Sleep apnea – breathing disorder during sleep – is a serious problem. In very young children, it can cause respiratory arrest or death (a rare but persistent sudden infant death syndrome, SIDS).
In older children, apnea leads to temporary hypoxia, a restriction of oxygen supply to the brain tissue. This also affects the well-being of adults, and for a child it can become a serious limitation of development.
If the baby snores (and this is not uncommon, for example, with adenoids in a child), you need to examine him as soon as possible and start solving the problem. You also need to know that snoring can be quiet, intermittent, you can’t hear it from the next room. But in the morning, the child, despite the full duration of sleep, will seem tired, sleepy or irritable, moody.
The researchers found that baby snoring is often associated with hyperactivity, increased anxiety, and nervous irritability. All this can be a consequence of brain hypoxia during sleep.
Childhood migraines are uncommon. As a rule, the number of complaints related to them increases at school age, with a peak in adolescence. Research shows a link between sleep disturbances and migraine headaches. A lack of rest at night can trigger seizures, and vice versa: an early aura before a migraine can disrupt sleep.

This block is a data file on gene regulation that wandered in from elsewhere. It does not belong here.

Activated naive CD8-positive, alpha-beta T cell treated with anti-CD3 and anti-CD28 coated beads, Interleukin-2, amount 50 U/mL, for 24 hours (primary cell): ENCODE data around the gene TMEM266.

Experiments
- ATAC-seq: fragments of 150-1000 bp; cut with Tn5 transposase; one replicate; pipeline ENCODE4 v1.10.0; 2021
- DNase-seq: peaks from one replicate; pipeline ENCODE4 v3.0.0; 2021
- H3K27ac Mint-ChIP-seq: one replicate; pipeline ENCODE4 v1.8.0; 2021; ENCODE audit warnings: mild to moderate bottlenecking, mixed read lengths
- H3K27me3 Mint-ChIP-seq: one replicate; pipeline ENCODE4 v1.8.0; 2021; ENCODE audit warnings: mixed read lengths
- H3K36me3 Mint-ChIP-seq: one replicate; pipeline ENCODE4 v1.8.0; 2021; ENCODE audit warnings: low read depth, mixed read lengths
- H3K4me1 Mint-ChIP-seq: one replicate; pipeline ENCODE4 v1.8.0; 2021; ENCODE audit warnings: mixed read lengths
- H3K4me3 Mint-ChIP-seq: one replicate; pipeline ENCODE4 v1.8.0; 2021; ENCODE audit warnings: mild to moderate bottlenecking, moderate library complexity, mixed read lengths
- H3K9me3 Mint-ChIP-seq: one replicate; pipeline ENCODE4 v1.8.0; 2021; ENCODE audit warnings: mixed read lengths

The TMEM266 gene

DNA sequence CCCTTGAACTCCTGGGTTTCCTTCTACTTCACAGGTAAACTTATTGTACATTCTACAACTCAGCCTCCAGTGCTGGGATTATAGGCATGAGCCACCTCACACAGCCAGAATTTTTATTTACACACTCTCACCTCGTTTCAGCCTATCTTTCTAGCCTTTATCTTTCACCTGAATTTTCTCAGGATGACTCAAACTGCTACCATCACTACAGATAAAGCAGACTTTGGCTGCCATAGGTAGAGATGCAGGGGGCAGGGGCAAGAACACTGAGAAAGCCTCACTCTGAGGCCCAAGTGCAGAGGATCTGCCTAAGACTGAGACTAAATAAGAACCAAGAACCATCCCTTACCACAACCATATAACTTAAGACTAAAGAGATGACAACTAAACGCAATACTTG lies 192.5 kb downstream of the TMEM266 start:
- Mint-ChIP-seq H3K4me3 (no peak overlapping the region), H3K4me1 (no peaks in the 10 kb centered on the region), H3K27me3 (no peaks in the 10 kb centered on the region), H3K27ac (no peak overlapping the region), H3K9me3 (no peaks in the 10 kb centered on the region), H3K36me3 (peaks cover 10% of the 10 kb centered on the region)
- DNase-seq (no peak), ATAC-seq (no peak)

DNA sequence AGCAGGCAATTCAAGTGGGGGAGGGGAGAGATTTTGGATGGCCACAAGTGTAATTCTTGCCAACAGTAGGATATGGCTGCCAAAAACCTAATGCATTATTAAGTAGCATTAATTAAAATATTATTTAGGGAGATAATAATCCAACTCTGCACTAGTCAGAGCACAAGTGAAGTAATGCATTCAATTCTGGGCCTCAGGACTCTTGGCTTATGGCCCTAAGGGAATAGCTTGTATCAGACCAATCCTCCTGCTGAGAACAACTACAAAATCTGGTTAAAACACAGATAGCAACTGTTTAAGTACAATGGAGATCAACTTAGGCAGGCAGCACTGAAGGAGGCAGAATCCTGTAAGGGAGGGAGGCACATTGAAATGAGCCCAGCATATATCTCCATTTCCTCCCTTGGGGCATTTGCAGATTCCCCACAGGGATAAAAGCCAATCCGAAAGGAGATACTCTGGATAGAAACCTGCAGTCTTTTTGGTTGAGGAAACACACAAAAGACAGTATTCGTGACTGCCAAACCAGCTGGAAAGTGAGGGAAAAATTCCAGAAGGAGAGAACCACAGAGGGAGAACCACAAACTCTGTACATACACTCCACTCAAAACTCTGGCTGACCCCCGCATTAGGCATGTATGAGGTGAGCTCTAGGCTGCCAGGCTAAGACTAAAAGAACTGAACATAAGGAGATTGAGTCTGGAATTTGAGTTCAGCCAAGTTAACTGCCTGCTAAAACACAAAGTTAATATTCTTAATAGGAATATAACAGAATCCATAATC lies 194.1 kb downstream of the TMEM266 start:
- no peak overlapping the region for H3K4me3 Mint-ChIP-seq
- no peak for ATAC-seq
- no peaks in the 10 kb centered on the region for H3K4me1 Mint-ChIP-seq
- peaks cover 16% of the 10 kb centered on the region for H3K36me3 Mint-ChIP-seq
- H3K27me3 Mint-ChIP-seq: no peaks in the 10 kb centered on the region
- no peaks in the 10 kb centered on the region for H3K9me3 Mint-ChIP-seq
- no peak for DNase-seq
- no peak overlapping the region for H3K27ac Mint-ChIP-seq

Anxiety disorder and depression
If depression is more common in older students, then anxiety disorder can also be in the preschool period.
Sleep disorders are one of the diagnostic criteria for depression in both adults and children. The child may practically stop sleeping, or vice versa, be pathologically drowsy.
With anxiety disorder, 9 out of 10 children have sleep disturbances. Most often – nightmares, constant awakening, unwillingness or inability to fall asleep normally, sleep alone. Recent studies have found a bi-directional relationship between anxiety and sleep disturbance (which is fairly obvious): the more anxiety, the worse the sleep. The worse the sleep, the stronger the anxiety.
Interestingly, when interviewing a doctor, children and adults are more likely to point to sleep disturbances in depressive conditions, and in anxious ones, they tend to hide night problems.
Sleep disorder in children with autism (ASD) occurs in 50-80% of cases. Perhaps some of the situations are simply not diagnosed. One of the features of the effect of ASD is a decrease in the production of the sleep hormone melatonin and an abnormal release of the neurotransmitter GABA. That is, the basic reason is the imbalance in the body’s work.
This problem is difficult to address with behavioral interventions. Although bedtime rituals, routine, and darkness in the room all contribute to increased melatonin production, it may still be lacking. In this case, the question of prescribing drugs to combat insomnia is being decided. Experts (a study in Sleep) point to an improvement in the sleep of children with ASD when taking minimal doses of melatonin.